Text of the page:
Home Education UK – a long-established site with a massive collection of resource links that will send you down an Internet rabbit-hole, so leave plenty of time for browsing!

Educational Freedom – the website and the associated Facebook group both offer a wealth of information including a useful printout of information relating to your rights when it comes to home education and accepting visits from the local authority.

By far my most-used source of advice, inspiration, and support when it comes to home educating, is Facebook.  I have a love-hate relationship with the platform, but when we started home educating the second time around, it quickly became obvious that all our local homeschooling events are organised through Facebook groups.  Putting ‘home education Cornwall’ into Facebook’s search box and then clicking the ‘groups’ tab brings up a wealth of local groups, and it’s more than likely that a similar search for your local area will yield similar results.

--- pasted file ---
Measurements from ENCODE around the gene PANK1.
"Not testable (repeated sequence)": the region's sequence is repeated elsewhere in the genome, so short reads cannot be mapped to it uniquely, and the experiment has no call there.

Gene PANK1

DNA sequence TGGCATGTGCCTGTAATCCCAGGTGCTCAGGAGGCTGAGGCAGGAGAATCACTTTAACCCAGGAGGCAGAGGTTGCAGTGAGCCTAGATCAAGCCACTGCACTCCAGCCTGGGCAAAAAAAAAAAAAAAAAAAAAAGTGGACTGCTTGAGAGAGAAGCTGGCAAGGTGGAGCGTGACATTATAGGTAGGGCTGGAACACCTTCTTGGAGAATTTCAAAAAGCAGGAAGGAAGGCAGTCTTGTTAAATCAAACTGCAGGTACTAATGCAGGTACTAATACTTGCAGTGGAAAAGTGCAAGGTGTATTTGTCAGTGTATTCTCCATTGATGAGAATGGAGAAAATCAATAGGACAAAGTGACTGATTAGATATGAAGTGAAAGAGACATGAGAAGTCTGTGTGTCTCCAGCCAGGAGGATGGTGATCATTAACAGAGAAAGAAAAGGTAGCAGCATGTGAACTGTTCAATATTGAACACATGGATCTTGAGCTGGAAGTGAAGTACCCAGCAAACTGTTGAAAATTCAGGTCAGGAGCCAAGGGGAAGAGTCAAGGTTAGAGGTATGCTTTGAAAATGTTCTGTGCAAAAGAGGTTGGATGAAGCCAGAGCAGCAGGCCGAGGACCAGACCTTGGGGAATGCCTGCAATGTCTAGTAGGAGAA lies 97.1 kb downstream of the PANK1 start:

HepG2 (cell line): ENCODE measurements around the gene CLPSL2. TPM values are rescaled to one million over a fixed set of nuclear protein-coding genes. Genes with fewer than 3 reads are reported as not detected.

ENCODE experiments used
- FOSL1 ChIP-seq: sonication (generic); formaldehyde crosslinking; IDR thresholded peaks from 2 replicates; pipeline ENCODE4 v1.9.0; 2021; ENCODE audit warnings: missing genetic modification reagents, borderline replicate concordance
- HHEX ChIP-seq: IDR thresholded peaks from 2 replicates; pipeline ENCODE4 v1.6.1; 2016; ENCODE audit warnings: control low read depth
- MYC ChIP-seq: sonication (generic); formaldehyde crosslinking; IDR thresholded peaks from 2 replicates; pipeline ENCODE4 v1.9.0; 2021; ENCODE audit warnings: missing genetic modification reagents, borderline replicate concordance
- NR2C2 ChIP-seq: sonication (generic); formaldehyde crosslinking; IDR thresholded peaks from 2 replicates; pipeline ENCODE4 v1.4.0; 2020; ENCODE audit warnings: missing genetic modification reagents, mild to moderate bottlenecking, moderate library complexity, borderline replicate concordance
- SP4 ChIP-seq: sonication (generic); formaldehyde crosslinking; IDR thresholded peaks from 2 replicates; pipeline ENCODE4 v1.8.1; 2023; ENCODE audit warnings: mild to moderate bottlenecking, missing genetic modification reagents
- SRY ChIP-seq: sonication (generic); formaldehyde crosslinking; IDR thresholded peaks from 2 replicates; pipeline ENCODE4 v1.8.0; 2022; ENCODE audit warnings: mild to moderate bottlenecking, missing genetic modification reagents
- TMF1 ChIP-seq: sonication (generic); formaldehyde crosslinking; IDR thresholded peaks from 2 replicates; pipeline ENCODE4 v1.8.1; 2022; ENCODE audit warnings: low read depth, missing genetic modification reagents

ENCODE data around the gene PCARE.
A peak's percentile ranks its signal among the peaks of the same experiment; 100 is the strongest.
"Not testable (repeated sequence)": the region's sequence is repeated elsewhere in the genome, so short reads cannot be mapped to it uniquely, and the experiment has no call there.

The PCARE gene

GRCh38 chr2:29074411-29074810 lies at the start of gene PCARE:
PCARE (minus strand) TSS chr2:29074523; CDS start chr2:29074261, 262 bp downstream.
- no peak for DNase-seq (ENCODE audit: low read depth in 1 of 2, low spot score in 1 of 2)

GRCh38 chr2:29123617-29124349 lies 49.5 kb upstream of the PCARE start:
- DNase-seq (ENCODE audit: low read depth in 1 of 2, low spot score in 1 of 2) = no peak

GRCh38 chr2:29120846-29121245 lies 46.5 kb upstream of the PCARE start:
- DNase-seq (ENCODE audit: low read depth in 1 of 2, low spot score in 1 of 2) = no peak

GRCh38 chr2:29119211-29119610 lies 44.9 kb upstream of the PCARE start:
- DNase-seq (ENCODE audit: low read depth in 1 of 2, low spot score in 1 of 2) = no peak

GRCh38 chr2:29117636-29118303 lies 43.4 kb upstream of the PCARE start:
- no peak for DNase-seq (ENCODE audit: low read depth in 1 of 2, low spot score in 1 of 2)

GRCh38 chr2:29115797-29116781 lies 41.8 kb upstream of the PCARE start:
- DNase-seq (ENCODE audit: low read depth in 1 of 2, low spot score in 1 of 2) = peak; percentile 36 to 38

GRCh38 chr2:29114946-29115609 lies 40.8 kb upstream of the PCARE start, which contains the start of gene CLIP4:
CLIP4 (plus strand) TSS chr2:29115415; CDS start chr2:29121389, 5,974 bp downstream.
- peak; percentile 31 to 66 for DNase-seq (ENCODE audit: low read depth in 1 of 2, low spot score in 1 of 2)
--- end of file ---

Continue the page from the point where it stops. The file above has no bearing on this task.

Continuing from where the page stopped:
Likewise, ‘home education’ will give you plenty of groups to look at.  My approach is to join anything that looks interesting, and then leave the groups that don’t resonate with me.

So, the answer to ‘Is homeschooling legal in the UK?’ is a resounding ‘Yes!’ – it’s legal, there are lots of us doing it, and the Internet is full of success stories from families where it’s worked really, really well.

If you’re an established home educator, what were your favourite sites when you were starting out?  What advice would you give to people considering homeschooling?

If you’re new to the idea, what would you like to know?  What information haven’t you been able to find?

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Nobody Should Have to Lie on a Toilet Floor